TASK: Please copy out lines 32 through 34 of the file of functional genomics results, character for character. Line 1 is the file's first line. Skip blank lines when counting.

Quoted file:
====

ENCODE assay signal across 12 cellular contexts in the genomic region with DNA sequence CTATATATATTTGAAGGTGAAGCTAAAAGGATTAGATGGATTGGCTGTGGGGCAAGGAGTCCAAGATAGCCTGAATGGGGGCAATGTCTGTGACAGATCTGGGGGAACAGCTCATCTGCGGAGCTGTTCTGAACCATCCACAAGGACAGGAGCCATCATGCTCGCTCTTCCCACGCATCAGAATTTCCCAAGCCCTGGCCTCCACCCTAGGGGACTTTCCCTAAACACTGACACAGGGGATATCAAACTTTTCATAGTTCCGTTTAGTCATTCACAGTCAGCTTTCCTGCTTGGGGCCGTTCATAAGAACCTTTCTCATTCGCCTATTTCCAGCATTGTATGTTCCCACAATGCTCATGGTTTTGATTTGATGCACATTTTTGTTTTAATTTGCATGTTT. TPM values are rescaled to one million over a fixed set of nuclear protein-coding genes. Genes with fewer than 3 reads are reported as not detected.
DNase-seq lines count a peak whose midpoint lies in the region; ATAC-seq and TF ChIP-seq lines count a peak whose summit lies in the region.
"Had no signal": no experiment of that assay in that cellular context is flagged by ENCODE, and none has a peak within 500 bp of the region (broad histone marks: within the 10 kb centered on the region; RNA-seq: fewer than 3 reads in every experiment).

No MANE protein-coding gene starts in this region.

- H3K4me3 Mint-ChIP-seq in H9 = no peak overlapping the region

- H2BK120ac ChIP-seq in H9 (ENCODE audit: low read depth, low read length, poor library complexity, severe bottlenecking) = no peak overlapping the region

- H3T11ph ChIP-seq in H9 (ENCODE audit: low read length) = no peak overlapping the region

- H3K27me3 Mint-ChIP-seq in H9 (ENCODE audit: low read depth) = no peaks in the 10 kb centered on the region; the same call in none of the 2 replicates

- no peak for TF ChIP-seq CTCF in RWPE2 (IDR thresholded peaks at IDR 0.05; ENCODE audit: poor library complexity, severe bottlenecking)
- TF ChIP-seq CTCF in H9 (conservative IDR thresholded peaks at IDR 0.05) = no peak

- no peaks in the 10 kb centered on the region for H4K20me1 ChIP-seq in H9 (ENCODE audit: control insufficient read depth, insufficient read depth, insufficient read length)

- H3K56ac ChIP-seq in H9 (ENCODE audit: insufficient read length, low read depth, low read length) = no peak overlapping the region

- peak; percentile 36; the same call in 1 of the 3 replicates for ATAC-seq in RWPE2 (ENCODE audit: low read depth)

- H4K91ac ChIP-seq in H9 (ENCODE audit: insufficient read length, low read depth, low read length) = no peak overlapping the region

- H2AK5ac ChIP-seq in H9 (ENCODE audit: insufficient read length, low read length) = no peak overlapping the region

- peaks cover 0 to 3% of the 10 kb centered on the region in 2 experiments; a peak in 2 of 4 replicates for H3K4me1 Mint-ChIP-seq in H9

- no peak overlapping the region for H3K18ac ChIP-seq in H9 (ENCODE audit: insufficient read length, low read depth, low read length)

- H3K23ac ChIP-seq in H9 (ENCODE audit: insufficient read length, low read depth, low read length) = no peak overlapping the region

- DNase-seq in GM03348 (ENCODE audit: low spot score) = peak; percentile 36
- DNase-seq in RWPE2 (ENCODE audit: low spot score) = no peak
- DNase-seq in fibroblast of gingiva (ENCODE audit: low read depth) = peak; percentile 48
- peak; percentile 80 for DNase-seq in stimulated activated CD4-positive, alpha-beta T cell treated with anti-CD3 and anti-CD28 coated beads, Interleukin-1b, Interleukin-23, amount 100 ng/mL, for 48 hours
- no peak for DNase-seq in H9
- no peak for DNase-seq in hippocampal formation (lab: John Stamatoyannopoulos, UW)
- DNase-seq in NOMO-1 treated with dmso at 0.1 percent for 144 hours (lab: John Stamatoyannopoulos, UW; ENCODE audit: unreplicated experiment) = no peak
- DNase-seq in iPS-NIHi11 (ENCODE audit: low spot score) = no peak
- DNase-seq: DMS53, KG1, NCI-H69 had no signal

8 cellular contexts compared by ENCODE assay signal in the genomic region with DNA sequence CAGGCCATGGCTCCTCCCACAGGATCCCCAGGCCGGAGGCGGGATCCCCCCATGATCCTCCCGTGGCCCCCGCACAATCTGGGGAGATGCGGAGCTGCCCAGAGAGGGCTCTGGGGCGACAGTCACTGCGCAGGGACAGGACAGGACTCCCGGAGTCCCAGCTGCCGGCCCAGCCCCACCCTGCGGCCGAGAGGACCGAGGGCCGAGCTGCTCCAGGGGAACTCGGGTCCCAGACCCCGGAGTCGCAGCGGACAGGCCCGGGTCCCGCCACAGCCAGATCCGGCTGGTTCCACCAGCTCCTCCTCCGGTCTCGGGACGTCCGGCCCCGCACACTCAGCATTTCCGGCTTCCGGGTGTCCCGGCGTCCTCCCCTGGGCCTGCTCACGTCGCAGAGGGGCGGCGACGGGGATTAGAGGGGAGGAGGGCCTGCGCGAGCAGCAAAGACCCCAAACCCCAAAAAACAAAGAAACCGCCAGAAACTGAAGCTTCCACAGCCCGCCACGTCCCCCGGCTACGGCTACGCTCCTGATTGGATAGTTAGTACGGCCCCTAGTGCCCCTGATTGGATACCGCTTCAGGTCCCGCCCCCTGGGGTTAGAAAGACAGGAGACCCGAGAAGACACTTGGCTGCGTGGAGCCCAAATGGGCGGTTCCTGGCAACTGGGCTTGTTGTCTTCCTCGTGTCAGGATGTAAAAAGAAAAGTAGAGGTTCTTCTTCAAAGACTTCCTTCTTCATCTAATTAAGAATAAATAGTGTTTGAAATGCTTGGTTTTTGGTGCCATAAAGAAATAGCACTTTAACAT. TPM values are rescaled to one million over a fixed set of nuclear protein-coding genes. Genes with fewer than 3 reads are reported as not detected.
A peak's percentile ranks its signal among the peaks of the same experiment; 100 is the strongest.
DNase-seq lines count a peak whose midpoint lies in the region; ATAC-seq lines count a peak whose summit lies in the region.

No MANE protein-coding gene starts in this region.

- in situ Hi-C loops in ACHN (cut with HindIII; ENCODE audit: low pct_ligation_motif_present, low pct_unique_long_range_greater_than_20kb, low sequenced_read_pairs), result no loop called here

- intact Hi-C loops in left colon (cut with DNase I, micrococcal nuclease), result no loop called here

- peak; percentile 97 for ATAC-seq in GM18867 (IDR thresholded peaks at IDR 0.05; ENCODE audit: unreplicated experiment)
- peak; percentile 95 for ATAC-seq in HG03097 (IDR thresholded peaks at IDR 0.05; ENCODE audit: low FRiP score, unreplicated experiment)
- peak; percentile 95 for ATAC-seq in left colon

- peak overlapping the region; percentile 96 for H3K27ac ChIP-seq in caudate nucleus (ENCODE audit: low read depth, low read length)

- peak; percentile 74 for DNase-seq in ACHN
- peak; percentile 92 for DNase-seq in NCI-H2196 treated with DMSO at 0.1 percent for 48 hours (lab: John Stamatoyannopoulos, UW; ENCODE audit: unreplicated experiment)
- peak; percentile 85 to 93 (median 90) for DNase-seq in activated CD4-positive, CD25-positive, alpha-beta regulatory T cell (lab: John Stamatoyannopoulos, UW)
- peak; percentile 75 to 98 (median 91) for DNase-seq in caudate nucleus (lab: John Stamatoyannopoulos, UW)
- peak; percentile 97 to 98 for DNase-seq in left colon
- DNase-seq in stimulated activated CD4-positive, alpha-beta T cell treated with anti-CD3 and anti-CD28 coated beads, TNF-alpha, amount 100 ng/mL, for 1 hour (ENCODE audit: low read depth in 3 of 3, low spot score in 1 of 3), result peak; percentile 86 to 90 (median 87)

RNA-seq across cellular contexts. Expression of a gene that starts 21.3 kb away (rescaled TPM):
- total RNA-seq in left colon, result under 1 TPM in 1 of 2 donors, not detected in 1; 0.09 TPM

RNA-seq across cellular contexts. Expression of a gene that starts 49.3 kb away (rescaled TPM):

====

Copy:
- in situ Hi-C loops in ACHN (cut with HindIII; ENCODE audit: low pct_ligation_motif_present, low pct_unique_long_range_greater_than_20kb, low sequenced_read_pairs), result no loop called here

- intact Hi-C loops in left colon (cut with DNase I, micrococcal nuclease), result no loop called here

- peak; percentile 97 for ATAC-seq in GM18867 (IDR thresholded peaks at IDR 0.05; ENCODE audit: unreplicated experiment)